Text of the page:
Whatever you choose to cook this dish, you’ll be so glad that you made it. It has such a wonderfully rich and robust flavor. The wine adds a subtle sweetness and, along with the lemon, a bright fruitiness. The garlic, capers, and thyme add an earthy richness and a depth that tastes like it took several hours to build. After only an hour of cooking, the chicken thighs are tender, moist, and practically slide off the bone. Is your mouth watering yet?

braised chicken thighs with white wine, lemon, & capers | Brooklyn Homemaker

Depending on how many you’re feeding and the size of your chicken pieces, you can use between 4 and 8 thighs. Larger thighs should be plenty for one person, but if your thighs are small you might want to serve two pieces per person. Either way, the remaining ingredients can be left in the same amounts. You’ll just have a little extra sauce if you make fewer pieces. The sauce is amazing, so I promise it won’t go to waste. You can serve this with whatever you like, but I thought it paired perfectly with Basmati rice and roasted broccoli, with a little slice of fresh lemon and a glass (or bottle) of white wine. I just tossed the broccoli with olive oil, lemon, and salt and pepper, and roasted it on a parchment lined sheet pan at the same time that the chicken braised.

braised chicken thighs with white wine, lemon, & capers | Brooklyn Homemaker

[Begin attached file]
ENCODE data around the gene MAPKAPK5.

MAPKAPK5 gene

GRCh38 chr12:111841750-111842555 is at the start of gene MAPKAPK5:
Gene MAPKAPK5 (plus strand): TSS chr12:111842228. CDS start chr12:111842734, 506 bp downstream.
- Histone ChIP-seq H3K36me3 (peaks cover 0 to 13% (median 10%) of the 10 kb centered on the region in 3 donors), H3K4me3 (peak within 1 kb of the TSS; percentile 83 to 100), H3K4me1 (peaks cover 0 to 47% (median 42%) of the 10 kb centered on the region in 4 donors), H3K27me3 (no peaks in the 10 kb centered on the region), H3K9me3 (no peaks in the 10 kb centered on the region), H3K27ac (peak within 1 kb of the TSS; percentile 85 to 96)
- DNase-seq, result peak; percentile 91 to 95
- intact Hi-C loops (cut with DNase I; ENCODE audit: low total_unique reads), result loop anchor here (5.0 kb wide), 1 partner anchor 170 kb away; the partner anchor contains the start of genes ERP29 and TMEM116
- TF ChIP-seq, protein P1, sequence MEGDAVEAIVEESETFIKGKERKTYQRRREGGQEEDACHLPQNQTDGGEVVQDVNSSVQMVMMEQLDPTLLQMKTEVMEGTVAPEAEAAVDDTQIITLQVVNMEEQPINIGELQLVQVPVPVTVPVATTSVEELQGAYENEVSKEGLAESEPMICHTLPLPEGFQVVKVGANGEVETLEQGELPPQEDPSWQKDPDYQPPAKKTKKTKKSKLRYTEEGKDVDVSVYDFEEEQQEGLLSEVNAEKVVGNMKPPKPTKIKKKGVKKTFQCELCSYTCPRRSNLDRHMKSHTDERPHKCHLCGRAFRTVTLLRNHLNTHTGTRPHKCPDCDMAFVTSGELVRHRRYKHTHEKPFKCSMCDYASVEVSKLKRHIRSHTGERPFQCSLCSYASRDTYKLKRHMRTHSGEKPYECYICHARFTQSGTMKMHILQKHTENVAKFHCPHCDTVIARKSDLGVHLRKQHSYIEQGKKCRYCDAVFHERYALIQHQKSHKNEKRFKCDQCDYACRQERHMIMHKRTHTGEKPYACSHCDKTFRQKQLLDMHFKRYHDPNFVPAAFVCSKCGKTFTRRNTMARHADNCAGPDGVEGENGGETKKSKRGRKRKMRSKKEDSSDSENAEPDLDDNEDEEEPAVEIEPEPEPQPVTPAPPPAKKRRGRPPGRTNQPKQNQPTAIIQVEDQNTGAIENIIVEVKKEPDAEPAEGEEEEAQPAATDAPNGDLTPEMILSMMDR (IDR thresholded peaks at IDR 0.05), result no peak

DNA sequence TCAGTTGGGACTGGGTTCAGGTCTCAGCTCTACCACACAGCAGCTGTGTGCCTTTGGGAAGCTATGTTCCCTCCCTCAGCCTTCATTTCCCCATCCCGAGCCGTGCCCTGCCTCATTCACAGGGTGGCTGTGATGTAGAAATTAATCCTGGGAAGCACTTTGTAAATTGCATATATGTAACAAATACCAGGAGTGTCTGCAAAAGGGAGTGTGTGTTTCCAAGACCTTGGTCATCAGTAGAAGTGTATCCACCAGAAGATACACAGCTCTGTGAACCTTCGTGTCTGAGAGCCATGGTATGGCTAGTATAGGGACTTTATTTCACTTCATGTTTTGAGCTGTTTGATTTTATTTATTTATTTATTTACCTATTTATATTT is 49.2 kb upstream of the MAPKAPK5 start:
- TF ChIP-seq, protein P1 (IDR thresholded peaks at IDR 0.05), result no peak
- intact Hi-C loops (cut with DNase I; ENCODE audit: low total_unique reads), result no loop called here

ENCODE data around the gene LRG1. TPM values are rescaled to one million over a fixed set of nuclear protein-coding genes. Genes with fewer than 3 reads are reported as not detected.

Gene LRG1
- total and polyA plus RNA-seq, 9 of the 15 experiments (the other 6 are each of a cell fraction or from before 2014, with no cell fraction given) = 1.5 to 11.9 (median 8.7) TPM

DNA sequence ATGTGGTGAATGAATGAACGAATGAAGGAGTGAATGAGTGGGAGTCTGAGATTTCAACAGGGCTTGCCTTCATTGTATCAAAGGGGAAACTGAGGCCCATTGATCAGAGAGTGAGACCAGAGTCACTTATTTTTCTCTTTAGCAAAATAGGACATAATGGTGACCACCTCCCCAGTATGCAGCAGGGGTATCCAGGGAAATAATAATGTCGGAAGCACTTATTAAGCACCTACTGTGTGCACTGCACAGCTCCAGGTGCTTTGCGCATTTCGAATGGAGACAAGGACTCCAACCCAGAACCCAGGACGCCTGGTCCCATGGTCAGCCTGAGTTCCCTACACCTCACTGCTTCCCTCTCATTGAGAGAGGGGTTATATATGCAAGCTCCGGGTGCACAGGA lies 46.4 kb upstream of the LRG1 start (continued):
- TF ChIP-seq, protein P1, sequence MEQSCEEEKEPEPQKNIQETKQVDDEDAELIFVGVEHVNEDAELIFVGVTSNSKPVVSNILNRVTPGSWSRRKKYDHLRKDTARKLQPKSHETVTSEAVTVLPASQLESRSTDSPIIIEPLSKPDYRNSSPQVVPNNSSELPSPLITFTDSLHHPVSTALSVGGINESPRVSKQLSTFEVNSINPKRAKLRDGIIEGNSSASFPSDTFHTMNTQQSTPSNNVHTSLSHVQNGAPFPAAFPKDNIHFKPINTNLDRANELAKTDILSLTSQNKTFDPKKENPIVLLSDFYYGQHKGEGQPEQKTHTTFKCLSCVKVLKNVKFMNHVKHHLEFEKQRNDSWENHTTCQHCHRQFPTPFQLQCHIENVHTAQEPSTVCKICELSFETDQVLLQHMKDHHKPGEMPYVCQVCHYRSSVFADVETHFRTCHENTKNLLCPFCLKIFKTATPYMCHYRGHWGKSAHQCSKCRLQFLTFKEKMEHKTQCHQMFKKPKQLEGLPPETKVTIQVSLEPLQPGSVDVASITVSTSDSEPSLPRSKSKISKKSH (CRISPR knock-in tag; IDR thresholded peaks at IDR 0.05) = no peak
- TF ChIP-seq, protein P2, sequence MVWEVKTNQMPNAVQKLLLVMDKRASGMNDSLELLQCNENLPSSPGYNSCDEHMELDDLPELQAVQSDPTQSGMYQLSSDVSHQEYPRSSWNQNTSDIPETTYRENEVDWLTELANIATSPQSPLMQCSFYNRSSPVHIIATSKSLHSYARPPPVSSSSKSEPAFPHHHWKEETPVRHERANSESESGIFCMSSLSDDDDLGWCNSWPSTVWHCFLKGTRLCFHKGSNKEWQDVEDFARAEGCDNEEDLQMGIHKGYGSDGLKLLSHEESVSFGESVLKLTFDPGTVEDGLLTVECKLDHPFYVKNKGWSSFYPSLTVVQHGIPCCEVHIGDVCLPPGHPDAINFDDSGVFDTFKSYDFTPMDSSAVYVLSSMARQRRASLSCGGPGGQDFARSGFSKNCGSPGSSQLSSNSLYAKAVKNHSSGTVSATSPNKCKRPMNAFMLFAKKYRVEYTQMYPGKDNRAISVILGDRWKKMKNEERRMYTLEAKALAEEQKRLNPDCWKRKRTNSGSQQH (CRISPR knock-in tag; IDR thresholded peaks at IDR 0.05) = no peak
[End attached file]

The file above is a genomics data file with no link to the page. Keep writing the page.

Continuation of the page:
Braised Chicken Thighs with White Wine, Lemon, & Capers

  • Servings: 4+ depending on size and number of thighs
  • Print
adapted from Food & Wine

4-8 bone-in chicken thighs with skin (depending on how many you’re feeding)
Salt and pepper to taste
3-4 tablespoons flour
2 tablespoons unsalted butter
6 or 7 peeled garlic cloves
1 1/2 cups dry white wine (I used Sauvignon Blanc)
1 1/2 cups chicken stock, preferably homemade
1 lemon
5-6 sprigs of fresh thyme
1 tablespoon capers, drained
1 bay leaf

Preheat the oven to 375°. Season the chicken with salt and pepper and dust with flour. In a large dutch oven or ovenproof skillet (not raw cast iron), melt the butter. Add the chicken, skin side down first, and cook over high heat until browned, turning over once, for a total of 12 to 14 minutes. Transfer the chicken to a plate, add the garlic cloves and cook over low heat until softened, about 5 minutes.  Add the wine and thyme, turn heat up to high, and boil until reduced by half, about 5 minutes.  Peel the zest (avoiding the white pith) of the lemon using a vegetable peeler. Try to pull the largest strips possible. Add the lemon zest, stock, capers and bay leaf and bring back up to a boil. Return the chicken to the pan, skin side up. Transfer the pan, uncovered, to the oven and braise for 45 minutes, or until the meat is fork tender.
Remove the pan from the oven, transfer the chicken to a plate, and tent with foil. Transfer the pan to the stovetop and boil over high heat until the sauce is slightly reduced, about 5 minutes. Discard the thyme, bay leaf and lemon zest, and spoon the sauce over the chicken to serve.